Sempra Energy agreed Thursday to sell a U.S. renewable energy unit to Consolidated Edison Inc. for $1.54 billion, part of an asset divestment plan unveiled in June amid activist investor pressure that will see Sempra exit the U.S. renewable project business.
A Sixth Circuit panel on Thursday cleared the way for a former city administrator for Flint, Michigan, to pursue her whistleblower claims over allegations she was fired for reporting the mayor’s allegedly improper behavior.
A Tennessee federal judge found that a reasonable jury could link the exposure workers said they faced during the cleanup of a fly ash spill in 2008 with the range of injuries the workers allege are connected, refusing to grant summary judgment to Jacobs Engineering Group Inc.
The U.S. Bureau of Indian Affairs and the Tule River Indian Tribe are moving forward with plans to begin a preliminary environmental review process for a proposed 40-acre casino and tribe housing project in California, according to a notice filed Thursday.
Sens. Michael Bennet, D-Colo., and Tim Scott, R-S.C., on Thursday pressed Secretary of Treasury Steve Mnuchin to confirm that energy storage technologies qualify for the federal investment tax credit when used to retrofit existing solar projects and other technologies receiving the ITC.
Wyoming and Montana teamed up Wednesday in Montana federal court to oppose suits challenging an order from the secretary of the U.S. Department of the Interior lifting a moratorium on federal coal leasing, arguing the secretary is validly exercising administrative discretion to implement President Donald Trump’s policy goals.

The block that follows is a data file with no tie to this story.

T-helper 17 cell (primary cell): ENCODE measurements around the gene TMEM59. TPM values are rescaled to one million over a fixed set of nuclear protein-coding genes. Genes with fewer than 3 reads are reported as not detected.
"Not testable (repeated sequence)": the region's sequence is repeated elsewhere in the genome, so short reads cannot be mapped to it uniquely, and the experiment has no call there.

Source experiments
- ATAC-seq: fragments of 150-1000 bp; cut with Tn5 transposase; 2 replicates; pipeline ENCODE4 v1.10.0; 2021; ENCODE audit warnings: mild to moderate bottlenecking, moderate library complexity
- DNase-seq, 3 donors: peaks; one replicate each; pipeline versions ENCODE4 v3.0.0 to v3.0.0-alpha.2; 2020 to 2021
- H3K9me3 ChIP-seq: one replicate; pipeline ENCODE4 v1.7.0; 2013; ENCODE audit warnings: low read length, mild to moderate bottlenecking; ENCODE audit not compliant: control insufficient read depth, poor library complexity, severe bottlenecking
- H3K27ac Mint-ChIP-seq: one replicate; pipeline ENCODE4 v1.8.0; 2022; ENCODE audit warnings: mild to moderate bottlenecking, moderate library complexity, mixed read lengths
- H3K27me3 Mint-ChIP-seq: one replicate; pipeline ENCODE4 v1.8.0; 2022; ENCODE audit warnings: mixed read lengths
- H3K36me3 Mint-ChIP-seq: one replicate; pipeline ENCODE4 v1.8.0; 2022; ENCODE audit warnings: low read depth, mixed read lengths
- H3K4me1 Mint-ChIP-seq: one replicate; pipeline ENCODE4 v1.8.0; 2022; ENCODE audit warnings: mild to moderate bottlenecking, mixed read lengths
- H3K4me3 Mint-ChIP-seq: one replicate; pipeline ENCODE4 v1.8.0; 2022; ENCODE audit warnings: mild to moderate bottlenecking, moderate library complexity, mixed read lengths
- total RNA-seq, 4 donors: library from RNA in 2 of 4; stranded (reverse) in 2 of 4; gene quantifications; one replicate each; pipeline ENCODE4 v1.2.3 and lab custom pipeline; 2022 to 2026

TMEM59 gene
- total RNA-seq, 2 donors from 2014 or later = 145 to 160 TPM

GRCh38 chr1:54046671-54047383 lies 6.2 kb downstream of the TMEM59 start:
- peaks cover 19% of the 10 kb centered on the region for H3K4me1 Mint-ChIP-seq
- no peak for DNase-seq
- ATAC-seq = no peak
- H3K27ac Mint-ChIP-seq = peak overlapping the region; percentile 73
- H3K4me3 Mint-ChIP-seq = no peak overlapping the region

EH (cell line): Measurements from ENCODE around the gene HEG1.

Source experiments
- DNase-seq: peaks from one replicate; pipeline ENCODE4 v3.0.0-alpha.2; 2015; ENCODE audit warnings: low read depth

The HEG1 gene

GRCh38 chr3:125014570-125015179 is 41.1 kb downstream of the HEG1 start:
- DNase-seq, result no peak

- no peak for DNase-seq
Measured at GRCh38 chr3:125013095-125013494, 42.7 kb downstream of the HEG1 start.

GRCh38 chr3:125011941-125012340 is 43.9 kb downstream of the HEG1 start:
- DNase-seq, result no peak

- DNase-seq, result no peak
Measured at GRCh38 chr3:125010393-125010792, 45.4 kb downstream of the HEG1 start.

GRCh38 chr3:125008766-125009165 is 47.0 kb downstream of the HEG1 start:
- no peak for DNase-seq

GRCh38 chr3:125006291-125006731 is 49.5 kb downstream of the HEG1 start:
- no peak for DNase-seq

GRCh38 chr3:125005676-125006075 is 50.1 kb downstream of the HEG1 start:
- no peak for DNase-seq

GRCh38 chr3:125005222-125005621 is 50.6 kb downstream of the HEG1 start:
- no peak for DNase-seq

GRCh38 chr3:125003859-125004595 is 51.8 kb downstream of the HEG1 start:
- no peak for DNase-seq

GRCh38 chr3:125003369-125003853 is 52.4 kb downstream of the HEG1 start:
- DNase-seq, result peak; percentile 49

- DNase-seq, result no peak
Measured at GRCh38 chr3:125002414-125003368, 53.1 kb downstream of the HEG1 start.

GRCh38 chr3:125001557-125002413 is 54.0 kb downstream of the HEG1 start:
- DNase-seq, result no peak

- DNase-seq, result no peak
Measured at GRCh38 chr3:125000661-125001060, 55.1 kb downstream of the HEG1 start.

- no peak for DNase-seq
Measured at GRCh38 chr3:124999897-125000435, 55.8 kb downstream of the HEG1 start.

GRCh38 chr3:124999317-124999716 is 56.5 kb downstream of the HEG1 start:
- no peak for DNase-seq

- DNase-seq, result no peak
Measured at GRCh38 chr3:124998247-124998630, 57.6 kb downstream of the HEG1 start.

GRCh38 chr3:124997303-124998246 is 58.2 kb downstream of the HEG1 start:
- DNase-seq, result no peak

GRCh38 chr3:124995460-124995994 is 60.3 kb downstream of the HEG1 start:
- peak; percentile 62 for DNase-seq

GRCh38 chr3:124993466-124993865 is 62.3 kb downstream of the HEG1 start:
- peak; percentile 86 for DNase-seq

A Minnesota federal judge has refused a South Korean wind turbine manufacturer’s bid to alter arbitrators’ order requiring it to pay the cost of dismantling a community wind farm, saying it’s not up to the court to second-guess their decision to undo its contract with an American clean energy company.
Eckert Seamans Cherin & Mellott LLC welcomed to its Philadelphia office this month a pair of new members with experience in mass torts, commercial litigation and bankruptcies.
Environmental groups have launched Fourth Circuit challenges to revised permits issued by U.S. Department of Interior agencies for the $5 billion Atlantic Coast gas pipeline, claiming the new permits suffer from similar flaws as the ones previously invalidated by the appeals court.
The U.S. Department of Transportation determined Thursday that federal law preempts California's meal and rest break requirements for all motor vehicle operators transporting hazardous materials, granting a request from a trucking group to harmonize what it viewed as inconsistent regulations.
While in-house technology investments on the scale and complexity needed to compete with large firms remain cost prohibitive for small and midsize law firms, cloud-based services offer significant cost savings and productivity gains with little to no capital investment, says Holly Urban of Effortless Legal LLC.